A graduate of De La Salle University-Manila, Javey preferred “practical things to studies.” He first worked in other firms, which exposed him to various practices and different kinds of people.

“Knowing that you are working for someone else and you are not the boss gave me valuable insights on how to run our family business later on. It has also kept me grounded through all these years,” he says.

Joining the family business in 2000, Javey started their wholesale business, which is now imitated by others throughout the country.

“It is not easy to play two roles, one as a business owner and the other as a family member,” says Javey. “Sometimes, it is hard to remain impersonal and be totally logical in discussions because there are personal issues that cannot be avoided. At times, it is a struggle to be firm yet respectful to family members while making business decisions.”

Communication is key. “We work on [communication] during monthly meetings. I believe that fighting with family members just because of business is not worth it,” he says.


With the recent birth of his son, Javey reflects on succession.  “Honestly, I have no definite idea on how to train the fourth generation.  Times have changed and the playing field has evolved. But I believe that we should allow the future generation to pursue their passions and be whoever they want to be,” he says.

But personal freedom does not guarantee automatic entry to the family business. “I believe that if our children decide to enter the family business, they should work outside for at least two years and gain some experience. Of course, there are other requisites before they can enter the family business,” he says.

Nonfamily employees are sometimes loathe to join a family business but judging from their heartfelt testimonials, NCCC is a great company to work for.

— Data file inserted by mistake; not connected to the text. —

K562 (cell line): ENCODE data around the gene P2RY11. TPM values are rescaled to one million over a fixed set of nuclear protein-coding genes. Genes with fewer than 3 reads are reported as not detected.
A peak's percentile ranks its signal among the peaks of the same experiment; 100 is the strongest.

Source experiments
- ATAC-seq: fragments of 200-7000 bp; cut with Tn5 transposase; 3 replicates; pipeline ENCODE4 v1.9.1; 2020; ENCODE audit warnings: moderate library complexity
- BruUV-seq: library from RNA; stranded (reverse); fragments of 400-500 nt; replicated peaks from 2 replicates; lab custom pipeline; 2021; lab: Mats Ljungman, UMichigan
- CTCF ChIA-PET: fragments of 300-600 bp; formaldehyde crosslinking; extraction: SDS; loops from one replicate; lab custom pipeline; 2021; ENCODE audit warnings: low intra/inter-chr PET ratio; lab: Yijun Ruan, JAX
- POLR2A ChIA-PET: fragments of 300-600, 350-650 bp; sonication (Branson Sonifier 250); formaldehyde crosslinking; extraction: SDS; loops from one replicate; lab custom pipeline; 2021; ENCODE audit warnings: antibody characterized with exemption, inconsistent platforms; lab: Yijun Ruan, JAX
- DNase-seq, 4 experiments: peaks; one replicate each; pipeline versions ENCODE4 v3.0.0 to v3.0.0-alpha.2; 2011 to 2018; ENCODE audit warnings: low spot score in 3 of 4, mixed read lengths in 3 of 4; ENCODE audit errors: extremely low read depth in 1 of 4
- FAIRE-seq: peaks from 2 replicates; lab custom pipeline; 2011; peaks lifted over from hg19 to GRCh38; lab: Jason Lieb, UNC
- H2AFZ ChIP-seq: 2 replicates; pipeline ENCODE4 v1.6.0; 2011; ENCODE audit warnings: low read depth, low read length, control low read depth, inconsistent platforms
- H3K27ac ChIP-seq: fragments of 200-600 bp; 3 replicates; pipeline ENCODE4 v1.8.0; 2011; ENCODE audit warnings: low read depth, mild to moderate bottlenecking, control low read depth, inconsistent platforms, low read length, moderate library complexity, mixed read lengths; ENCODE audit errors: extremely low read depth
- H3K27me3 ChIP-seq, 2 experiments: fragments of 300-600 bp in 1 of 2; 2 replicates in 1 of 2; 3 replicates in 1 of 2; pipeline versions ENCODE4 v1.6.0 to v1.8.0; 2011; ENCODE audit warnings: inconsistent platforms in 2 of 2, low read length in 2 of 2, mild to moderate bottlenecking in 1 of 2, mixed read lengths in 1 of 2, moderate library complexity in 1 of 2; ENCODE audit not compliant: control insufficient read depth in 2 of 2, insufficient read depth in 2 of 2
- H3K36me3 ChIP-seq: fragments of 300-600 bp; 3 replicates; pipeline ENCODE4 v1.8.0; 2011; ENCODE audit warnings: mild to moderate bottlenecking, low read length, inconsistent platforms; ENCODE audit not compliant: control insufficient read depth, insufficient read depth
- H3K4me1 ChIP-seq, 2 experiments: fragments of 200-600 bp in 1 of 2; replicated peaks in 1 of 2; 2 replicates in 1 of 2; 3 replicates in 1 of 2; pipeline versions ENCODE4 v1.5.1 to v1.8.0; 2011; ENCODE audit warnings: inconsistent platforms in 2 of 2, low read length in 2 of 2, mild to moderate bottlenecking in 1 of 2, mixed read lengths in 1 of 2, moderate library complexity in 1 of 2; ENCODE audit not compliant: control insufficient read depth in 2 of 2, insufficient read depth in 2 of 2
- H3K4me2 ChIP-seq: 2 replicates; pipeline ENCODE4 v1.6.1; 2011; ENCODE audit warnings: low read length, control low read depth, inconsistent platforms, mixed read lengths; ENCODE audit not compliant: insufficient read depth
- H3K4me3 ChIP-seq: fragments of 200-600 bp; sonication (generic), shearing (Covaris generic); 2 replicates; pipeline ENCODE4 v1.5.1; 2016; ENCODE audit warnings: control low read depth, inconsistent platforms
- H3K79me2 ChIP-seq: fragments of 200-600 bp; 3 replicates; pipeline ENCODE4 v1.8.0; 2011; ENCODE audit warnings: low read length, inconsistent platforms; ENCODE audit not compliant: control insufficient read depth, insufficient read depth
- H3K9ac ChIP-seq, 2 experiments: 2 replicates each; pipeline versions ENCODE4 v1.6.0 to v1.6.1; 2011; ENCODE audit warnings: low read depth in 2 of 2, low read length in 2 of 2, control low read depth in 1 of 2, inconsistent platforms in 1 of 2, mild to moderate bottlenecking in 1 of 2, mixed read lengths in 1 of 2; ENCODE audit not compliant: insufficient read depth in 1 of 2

“Our people know and live the NCCC Spirit by heart: ‘We will be humble in our ways, caring in our manners, working hard to excel while having fun on the way.’ Our people are also evaluated based on how they live out the NCCC spirit.”

“We empower our people. You have to know who your people are and match them to the job that suits their talents. We cultivate excellence and teamwork. When your team knows that you expect 100 percent, they will give you more or less that expectation. I always tell my team that we look at performance based on results, nothing else.”

“We make sure that our people grow not just professionally, but also outside of work,” he says.

The company foundation, NCCC Cares, headed by Lafayette, is committed to help the needy through programs, such as scholarships, that “nurture and protect the youth, enhance and strengthen the family, and improve and sustain the community.”

Many successful family businesses emphasize hard work and discipline, but unlike NCCC, few make it a point to have fun.

“If you can laugh at yourself, you can be less judgmental and you can make sounder and more objective decisions. The harder you are on yourself, the more you commit mistakes. We all commit mistakes but what is important is to learn from them and get back up with less drama as possible.  Humor goes a long way. If you are having fun, you will happily work for the growth of the company,” he says.


Queena N. Lee-Chua is on the board of directors of Ateneo de Manila University’s Family Business Development Center. Get her book

“Successful Family Businesses” at the University Press. E-mail [email protected] E-mail the author at blessbook.chua